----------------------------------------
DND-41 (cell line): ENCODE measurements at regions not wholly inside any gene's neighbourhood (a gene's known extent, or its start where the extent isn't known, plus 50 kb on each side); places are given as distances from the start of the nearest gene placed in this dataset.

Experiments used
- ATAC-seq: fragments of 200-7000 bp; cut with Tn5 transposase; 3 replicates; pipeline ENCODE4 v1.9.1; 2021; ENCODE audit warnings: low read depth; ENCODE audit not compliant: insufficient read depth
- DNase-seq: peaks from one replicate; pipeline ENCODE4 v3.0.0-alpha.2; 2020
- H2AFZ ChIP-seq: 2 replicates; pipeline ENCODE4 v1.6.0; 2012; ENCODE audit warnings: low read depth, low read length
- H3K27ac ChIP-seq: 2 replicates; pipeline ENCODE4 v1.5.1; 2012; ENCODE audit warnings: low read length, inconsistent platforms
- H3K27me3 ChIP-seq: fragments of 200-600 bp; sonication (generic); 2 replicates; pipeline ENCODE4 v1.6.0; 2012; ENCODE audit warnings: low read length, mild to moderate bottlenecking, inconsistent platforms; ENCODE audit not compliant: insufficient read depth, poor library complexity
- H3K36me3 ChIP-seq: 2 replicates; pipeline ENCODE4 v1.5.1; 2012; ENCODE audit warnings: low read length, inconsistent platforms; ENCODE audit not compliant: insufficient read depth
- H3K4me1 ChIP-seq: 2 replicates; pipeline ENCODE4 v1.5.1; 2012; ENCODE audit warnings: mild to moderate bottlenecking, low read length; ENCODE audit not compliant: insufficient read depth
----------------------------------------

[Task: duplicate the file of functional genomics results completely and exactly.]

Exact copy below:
DND-41 (cell line): ENCODE measurements at regions not wholly inside any gene's neighbourhood (a gene's known extent, or its start where the extent isn't known, plus 50 kb on each side); places are given as distances from the start of the nearest gene placed in this dataset.

Experiments used
- ATAC-seq: fragments of 200-7000 bp; cut with Tn5 transposase; 3 replicates; pipeline ENCODE4 v1.9.1; 2021; ENCODE audit warnings: low read depth; ENCODE audit not compliant: insufficient read depth
- DNase-seq: peaks from one replicate; pipeline ENCODE4 v3.0.0-alpha.2; 2020
- H2AFZ ChIP-seq: 2 replicates; pipeline ENCODE4 v1.6.0; 2012; ENCODE audit warnings: low read depth, low read length
- H3K27ac ChIP-seq: 2 replicates; pipeline ENCODE4 v1.5.1; 2012; ENCODE audit warnings: low read length, inconsistent platforms
- H3K27me3 ChIP-seq: fragments of 200-600 bp; sonication (generic); 2 replicates; pipeline ENCODE4 v1.6.0; 2012; ENCODE audit warnings: low read length, mild to moderate bottlenecking, inconsistent platforms; ENCODE audit not compliant: insufficient read depth, poor library complexity
- H3K36me3 ChIP-seq: 2 replicates; pipeline ENCODE4 v1.5.1; 2012; ENCODE audit warnings: low read length, inconsistent platforms; ENCODE audit not compliant: insufficient read depth
- H3K4me1 ChIP-seq: 2 replicates; pipeline ENCODE4 v1.5.1; 2012; ENCODE audit warnings: mild to moderate bottlenecking, low read length; ENCODE audit not compliant: insufficient read depth